How to Tackle the Energy Price Increase

On 1st October 2021, Ofgem enforced its new energy price cap. This change is set to see people's energy bills increase by approximately £139 a year.

Here we will discuss the key information you may need to know about the 2021 Energy Price Increase so that you are informed on what this price change means for your financial circumstances.

What is an energy price cap?

The energy price cap is a limit on the maximum annual cost of gas and electricity bills. It applies to customers on default tariffs or customers using prepayment meters. The price cap is reviewed once every 6 months, once in summer and once in winter, and it has been decided that in this instance the price cap will be increased.

How much of an increase is being made?

According to Ofgem, the price cap before the increase (for people on default tariffs) = £1,138.

The new price cap (for people on default tariffs) = £1,277.

For people on default tariffs, the price cap increase is estimated to cost an extra £139 per year.

The price cap before the increase (for people on a prepayment tariff) = £1,156.

The new price cap (for people on a prepayment tariff) = £1,309.

For people on prepayment tariffs, the price cap increase is estimated to cost an extra £153 per year.

This is the highest price cap increase since the price cap launched in February 2019.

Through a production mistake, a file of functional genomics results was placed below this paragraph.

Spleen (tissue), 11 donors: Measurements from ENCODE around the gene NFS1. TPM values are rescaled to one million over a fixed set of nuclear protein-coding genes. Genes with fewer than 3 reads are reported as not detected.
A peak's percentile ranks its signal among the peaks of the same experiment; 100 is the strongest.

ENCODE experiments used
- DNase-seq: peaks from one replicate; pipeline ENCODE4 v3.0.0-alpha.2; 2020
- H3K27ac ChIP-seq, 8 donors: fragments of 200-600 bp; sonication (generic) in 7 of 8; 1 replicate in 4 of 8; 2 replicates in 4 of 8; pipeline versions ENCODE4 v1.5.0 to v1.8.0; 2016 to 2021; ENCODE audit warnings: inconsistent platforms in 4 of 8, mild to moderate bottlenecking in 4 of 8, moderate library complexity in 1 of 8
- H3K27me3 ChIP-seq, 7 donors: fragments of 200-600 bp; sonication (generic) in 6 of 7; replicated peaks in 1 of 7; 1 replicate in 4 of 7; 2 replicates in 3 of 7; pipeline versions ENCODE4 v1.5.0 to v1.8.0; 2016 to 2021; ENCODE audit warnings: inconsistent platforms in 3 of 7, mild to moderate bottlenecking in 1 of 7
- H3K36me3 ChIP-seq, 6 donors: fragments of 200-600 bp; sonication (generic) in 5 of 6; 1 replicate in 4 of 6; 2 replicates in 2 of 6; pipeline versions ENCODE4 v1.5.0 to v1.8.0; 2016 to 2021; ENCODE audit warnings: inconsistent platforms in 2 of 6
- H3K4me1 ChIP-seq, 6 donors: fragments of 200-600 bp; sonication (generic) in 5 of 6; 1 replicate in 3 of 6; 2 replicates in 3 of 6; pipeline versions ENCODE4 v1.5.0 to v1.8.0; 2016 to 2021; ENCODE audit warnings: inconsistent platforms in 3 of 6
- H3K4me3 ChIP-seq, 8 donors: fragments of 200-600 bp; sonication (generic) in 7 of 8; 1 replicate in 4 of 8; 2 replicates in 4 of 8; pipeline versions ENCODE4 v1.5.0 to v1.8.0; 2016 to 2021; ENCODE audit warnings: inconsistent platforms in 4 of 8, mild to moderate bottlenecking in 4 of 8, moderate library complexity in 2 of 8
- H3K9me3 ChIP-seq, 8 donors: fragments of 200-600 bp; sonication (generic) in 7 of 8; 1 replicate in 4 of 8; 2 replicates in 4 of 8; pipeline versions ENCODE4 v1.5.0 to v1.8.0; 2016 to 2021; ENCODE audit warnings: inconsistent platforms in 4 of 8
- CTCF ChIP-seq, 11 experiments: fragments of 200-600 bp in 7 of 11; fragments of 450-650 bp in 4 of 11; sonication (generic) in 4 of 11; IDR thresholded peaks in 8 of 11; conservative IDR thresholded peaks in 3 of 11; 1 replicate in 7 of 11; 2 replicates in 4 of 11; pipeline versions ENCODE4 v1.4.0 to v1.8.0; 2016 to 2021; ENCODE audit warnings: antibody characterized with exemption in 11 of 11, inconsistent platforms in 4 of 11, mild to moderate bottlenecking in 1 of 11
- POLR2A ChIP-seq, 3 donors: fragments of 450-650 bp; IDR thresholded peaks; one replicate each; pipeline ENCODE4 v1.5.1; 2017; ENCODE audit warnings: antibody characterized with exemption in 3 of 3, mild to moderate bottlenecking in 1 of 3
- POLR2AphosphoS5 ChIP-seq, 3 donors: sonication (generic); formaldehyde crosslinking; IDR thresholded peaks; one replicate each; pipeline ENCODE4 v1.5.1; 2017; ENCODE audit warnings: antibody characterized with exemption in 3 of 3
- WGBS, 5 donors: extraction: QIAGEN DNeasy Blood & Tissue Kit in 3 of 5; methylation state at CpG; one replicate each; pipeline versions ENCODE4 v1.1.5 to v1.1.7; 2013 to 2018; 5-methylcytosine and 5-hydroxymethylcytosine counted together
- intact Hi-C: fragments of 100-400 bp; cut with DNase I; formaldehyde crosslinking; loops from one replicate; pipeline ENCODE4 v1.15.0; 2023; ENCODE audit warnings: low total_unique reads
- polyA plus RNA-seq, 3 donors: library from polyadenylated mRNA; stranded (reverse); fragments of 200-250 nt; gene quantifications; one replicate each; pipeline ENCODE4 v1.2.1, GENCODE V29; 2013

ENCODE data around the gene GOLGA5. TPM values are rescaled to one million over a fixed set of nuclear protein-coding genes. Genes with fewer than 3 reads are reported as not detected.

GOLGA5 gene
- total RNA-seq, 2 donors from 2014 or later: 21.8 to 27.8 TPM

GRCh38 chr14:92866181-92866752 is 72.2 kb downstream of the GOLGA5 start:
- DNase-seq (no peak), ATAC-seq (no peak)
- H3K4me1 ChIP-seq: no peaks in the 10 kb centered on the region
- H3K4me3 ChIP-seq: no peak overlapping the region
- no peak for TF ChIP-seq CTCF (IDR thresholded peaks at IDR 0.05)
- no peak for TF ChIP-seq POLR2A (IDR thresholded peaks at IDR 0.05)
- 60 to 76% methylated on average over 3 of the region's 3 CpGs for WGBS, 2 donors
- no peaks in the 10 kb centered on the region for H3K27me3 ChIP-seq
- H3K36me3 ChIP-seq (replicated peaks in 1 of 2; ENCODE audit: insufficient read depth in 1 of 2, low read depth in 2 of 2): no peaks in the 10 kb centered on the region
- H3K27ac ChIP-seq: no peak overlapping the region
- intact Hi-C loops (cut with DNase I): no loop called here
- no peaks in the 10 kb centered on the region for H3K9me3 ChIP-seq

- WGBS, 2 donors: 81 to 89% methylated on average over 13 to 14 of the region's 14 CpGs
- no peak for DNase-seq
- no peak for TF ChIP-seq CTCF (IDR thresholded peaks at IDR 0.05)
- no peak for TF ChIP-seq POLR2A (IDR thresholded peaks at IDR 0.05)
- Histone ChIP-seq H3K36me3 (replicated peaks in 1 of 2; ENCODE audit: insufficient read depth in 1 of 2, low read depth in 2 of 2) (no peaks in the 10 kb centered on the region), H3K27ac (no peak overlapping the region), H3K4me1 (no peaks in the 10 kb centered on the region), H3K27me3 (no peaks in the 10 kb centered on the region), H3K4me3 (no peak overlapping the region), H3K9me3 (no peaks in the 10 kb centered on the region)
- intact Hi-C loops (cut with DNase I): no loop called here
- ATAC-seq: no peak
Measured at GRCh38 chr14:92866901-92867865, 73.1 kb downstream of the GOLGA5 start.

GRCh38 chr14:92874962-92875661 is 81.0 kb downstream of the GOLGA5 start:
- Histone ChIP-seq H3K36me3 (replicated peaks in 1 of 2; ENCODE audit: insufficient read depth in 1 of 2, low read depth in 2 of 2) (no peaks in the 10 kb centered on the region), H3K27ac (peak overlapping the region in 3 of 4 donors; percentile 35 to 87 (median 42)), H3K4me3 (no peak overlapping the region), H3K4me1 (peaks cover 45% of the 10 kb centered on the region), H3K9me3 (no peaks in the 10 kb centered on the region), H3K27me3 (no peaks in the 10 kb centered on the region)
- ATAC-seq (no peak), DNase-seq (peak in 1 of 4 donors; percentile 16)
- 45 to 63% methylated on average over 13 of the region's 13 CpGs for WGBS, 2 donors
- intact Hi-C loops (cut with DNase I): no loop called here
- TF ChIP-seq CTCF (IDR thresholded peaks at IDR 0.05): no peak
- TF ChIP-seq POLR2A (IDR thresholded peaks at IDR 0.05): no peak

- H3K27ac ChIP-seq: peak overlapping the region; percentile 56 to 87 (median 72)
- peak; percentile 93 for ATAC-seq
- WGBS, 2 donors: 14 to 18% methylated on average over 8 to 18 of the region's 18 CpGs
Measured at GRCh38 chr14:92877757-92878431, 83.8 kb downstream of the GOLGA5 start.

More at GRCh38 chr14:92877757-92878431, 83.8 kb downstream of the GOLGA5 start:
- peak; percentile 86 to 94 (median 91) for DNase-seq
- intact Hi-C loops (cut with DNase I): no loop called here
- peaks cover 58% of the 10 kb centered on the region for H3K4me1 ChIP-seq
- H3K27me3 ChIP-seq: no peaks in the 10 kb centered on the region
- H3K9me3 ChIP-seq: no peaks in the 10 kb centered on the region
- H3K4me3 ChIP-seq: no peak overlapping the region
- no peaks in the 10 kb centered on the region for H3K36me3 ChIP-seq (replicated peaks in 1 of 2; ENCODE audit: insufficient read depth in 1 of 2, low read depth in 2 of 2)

Who will be affected by the Energy Price Cap Increase?

You will be affected by the price cap increase if:

  • You are on a prepayment energy meter.
  • You are on a default tariff.

You will not be affected if:

  • You are on a fixed-term energy contract.
  • You are on a standard variable green energy tariff.

If you're not sure of your energy deal, don't worry! The information is often on your bill or you can contact your provider for assistance.

For more information on how the changes may affect you please visit Ofgem or, for more personalised advice, reach out to your energy provider.

Why is the energy price cap increasing?

The cost of gas for suppliers has risen 50% since August 2021, forcing electricity and heating prices to increase for the public.

Should you switch energy providers?

Currently, it is recommended not to switch energy providers. This is because energy prices are increasing across the entire UK market, so it's hard to offer anyone a good deal at the moment. There is no harm in searching to see if you can find a better deal, but this may be difficult given the current circumstances.

You are not alone

We know this is tough news, but there are measures in place that can help you.

The first thing you should do if you can't pay your bills is to contact your energy provider. They may be able to help you and ease the pressure on your finances.

If you are looking for additional financial support, our friendly team of experts may be able to help you to reduce your debt repayments into one monthly repayment that is affordable to your circumstances. This may leave you in a more financially stable position which could make the price cap increase less financially stressful for you.